This article is the first in what I hope will be a frequent column that supplies readers with a quick overview of a product or service of interest. It is not designed to be a comprehensive review, but rather an informational piece that draws reader’s attention to something that I’ve recently taken a look at that interested me enough to share it with you.
AskTRAK by Trust Builders, Inc.
Trust Builders, Inc. has been in business for thirty years, yet it is relatively unknown in the independent advisory space. Perhaps that is because for much of their existence, the firm specialized in the 403(b) market. More recently, however, Trust Builders has extended into other markets including financial planning software, retirement software, Social Security software, and financial calculators. Perhaps their most interesting offering, however, is the one for the 401(k) space.
AskTRAK is a retirement analysis kit designed specifically for the 401(k) market. According to Trust Builders, Inc. President Edward Dressel, the greatest challenge when dealing with 401(k) plan participants is engagement. If an advisor can engage a participant, it is then possible to educate the participant, thereby improving outcomes. Dressel says there are two keys to engaging participants: (1) make it simple and (2) make it personal. AskTRAK does just that. The software allows advisors to present each enrolled participant with an easy-to-understand, one-page report that includes a retirement needs analysis, a contribution analysis and more.
In its simplest form, the analysis looks at a participant’s current income, their current plan balance, projected future contributions and interest. It then assumes an income replacement ratio (e. g. 80%), which is advisor configurable, less the calculated estimated SS payout (which can be adjusted at the advisor’s discretion). It then reports to the client the years of retirement coverage that they are projected to have if they remain on their current course.
Let’s say that you have an employee age 36, contributing 4.19 % of salary, and the analysis shows that they will only have 15 years and one month of retirement income coverage. Hopefully, this easily understandable fact spurs the participant to action. The report then displays the additional funds needed to close the funding gap, both as a percentage (in this example 7.51%) or in take home pay. In the sample case, the employee would have to pay an additional $118 each paycheck in order to fund the deficit. The additional dollars coming out of a paycheck is an amount that everyone can understand. The report also indicates a tax savings of $33 per paycheck. In addition, the report indicates any additional “free money” that helps fund the gap, due to an increased employer match, if available.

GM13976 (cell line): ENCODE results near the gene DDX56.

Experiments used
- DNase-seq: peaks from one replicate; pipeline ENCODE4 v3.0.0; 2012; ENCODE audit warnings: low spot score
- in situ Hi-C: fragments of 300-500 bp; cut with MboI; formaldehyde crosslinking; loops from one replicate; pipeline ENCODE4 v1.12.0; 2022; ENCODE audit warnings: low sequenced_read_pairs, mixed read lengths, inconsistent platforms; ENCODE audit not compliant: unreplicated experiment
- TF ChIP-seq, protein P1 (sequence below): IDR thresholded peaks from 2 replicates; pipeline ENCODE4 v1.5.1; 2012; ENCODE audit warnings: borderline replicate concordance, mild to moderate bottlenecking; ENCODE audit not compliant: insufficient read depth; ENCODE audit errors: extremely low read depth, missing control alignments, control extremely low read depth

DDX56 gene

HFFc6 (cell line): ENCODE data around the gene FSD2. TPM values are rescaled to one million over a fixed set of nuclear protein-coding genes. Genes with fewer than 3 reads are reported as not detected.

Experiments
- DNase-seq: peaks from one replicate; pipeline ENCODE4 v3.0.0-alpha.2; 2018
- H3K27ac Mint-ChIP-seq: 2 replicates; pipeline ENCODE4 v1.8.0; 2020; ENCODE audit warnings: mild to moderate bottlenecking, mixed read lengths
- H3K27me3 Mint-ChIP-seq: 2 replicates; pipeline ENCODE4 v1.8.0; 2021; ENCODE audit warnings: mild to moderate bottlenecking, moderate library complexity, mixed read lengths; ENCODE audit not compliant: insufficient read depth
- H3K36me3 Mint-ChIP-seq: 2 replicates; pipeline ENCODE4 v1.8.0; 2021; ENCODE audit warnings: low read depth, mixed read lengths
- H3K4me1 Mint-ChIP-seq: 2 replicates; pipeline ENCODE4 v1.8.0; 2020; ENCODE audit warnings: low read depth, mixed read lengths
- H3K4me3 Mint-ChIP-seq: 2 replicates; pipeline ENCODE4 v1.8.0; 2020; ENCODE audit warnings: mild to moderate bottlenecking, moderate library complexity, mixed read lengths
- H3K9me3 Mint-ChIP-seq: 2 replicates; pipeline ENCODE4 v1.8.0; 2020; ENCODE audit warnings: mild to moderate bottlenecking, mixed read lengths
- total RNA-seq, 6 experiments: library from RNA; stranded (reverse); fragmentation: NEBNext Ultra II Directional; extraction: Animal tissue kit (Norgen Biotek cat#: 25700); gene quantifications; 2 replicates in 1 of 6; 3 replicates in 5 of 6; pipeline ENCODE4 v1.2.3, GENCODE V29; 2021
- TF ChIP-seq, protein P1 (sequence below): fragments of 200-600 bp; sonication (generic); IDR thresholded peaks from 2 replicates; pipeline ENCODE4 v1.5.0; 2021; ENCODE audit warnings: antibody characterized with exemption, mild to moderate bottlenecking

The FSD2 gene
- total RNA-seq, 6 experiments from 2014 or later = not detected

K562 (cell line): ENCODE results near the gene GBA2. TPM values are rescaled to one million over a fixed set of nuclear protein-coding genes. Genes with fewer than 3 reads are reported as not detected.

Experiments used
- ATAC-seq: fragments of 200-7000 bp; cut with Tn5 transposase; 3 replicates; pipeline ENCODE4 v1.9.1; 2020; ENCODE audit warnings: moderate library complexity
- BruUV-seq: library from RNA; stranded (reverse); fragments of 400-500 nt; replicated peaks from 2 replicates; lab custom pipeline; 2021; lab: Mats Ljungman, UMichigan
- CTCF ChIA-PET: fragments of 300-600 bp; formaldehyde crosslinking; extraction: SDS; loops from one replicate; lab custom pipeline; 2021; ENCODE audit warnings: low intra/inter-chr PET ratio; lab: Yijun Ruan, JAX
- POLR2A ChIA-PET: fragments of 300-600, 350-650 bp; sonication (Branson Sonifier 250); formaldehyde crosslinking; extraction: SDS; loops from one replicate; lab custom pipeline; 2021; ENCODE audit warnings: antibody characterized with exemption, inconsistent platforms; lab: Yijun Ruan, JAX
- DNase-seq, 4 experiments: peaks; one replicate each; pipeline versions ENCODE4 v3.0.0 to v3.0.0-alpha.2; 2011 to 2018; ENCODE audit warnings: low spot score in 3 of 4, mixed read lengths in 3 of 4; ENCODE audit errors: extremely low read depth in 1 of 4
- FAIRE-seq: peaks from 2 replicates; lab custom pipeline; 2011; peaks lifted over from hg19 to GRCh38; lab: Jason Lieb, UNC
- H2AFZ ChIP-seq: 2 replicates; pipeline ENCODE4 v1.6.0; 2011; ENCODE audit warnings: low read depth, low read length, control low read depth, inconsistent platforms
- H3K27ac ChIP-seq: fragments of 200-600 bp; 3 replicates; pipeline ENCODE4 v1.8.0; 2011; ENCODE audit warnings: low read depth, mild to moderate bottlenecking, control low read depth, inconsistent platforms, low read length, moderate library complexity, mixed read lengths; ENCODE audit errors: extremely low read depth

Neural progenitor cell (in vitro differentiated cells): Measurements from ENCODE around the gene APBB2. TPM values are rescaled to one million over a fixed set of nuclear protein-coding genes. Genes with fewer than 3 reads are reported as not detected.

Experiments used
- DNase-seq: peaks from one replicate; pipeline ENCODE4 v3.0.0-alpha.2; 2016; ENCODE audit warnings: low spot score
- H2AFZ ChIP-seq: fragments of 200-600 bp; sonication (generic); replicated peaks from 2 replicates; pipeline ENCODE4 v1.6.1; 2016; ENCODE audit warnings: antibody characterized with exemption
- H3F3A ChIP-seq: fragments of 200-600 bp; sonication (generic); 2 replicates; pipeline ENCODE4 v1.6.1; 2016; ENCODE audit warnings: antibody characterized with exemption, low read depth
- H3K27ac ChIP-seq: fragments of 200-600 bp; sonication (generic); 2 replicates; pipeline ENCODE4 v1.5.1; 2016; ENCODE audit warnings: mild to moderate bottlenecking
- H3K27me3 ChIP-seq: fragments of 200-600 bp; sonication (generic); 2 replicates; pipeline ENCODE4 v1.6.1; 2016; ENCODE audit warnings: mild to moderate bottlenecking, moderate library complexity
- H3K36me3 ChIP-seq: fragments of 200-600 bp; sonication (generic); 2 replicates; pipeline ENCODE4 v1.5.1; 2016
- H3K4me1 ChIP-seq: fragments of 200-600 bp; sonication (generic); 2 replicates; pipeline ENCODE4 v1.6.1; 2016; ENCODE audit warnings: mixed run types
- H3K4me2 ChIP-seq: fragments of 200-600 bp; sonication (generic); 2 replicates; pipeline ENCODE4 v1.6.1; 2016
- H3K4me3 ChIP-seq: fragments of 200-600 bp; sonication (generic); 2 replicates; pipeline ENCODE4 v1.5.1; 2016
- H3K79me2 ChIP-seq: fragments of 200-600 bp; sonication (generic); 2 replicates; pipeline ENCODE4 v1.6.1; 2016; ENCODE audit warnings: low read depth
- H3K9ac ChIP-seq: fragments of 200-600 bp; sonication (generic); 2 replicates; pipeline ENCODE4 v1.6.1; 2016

If the participant is hesitant to commit, the report lays out alternatives. One is to delay increasing contributions for one year. In the case of a young employee, the decrease in take home pay from delaying one year is likely to be small, but for someone a bit older, just showing the cost of waiting a year may be enough to spur additional deferrals. Other alternatives include retire a year later, contribute a lump sum today, or contribute a lump sum at retirement. Finally, the report shows all assumptions that were used in the calculations.
ADVISOR CONTROLS DATA AND PROCESS
If the participant cannot commit to the required contribution increase, the advisor can run a full contribution analysis report. This report shows the impact on the plan of different contribution percentages at various rates of return. The hope here is to show that even if a participant cannot commit to the full funding increase required today, they can make progress with a partial increase, or if they feel they can increase the contributions further, perhaps they can retire earlier or with a larger nest egg.
For those advisors providing one-on-one analysis to clients, it is possible to integrate outside assets. The software includes data on over 600 public pension plans, relieving advisors of the need to key in data on those plans.
The nice thing about AskTRAK, as opposed to some of the portals that employers provide, is that with AskTRAK, the advisor controls the data and the process. The advisor is not dependent on a portal, a third-party company controlled by the employer, etc.
For advisors who work with 401(k) plans, AskTRAK appears to be a tool that can help educate clients and increase contributions to the plan. It is definitely worth looking into. The company’s website is www.AskTRAK.com.